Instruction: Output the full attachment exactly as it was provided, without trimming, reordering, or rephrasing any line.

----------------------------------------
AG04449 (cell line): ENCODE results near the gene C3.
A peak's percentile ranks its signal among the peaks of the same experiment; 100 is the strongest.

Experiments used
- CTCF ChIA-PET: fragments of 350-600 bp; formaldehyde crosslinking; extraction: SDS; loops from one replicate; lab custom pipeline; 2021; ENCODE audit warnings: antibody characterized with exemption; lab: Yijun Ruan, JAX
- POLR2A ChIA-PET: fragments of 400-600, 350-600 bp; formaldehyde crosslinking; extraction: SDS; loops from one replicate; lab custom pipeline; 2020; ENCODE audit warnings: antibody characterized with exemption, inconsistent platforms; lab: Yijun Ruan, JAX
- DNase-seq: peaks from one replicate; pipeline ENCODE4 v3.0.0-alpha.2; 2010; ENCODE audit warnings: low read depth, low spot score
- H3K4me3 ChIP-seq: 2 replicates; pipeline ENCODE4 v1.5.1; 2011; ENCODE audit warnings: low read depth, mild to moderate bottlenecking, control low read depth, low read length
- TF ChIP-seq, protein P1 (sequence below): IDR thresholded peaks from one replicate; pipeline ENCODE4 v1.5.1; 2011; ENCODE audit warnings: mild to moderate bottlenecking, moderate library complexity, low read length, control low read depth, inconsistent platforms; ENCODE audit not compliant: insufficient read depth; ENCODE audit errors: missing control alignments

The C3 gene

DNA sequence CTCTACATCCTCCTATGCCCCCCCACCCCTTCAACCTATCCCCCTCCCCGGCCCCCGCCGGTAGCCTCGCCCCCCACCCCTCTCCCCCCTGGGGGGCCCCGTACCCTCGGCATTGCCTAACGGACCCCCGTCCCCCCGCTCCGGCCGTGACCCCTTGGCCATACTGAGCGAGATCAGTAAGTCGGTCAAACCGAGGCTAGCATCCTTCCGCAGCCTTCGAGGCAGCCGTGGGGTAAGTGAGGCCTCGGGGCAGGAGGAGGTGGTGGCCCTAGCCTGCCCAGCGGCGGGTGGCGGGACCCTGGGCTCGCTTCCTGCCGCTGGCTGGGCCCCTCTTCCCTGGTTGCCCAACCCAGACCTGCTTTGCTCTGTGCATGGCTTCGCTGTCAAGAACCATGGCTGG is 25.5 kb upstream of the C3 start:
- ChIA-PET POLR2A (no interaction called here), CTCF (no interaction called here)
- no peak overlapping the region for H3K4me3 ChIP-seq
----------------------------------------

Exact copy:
AG04449 (cell line): ENCODE results near the gene C3.
A peak's percentile ranks its signal among the peaks of the same experiment; 100 is the strongest.

Experiments used
- CTCF ChIA-PET: fragments of 350-600 bp; formaldehyde crosslinking; extraction: SDS; loops from one replicate; lab custom pipeline; 2021; ENCODE audit warnings: antibody characterized with exemption; lab: Yijun Ruan, JAX
- POLR2A ChIA-PET: fragments of 400-600, 350-600 bp; formaldehyde crosslinking; extraction: SDS; loops from one replicate; lab custom pipeline; 2020; ENCODE audit warnings: antibody characterized with exemption, inconsistent platforms; lab: Yijun Ruan, JAX
- DNase-seq: peaks from one replicate; pipeline ENCODE4 v3.0.0-alpha.2; 2010; ENCODE audit warnings: low read depth, low spot score
- H3K4me3 ChIP-seq: 2 replicates; pipeline ENCODE4 v1.5.1; 2011; ENCODE audit warnings: low read depth, mild to moderate bottlenecking, control low read depth, low read length
- TF ChIP-seq, protein P1 (sequence below): IDR thresholded peaks from one replicate; pipeline ENCODE4 v1.5.1; 2011; ENCODE audit warnings: mild to moderate bottlenecking, moderate library complexity, low read length, control low read depth, inconsistent platforms; ENCODE audit not compliant: insufficient read depth; ENCODE audit errors: missing control alignments

The C3 gene

DNA sequence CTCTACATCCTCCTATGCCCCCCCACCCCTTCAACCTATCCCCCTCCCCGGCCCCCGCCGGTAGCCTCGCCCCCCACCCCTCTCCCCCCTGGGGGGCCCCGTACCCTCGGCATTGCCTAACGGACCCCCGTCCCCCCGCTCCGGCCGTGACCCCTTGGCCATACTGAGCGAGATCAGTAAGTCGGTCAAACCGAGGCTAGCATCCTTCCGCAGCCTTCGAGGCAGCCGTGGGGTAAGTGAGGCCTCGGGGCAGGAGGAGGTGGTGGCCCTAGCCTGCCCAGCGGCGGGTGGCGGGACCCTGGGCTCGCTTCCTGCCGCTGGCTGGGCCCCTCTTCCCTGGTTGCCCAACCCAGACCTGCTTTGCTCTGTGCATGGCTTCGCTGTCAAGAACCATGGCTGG is 25.5 kb upstream of the C3 start:
- ChIA-PET POLR2A (no interaction called here), CTCF (no interaction called here)
- no peak overlapping the region for H3K4me3 ChIP-seq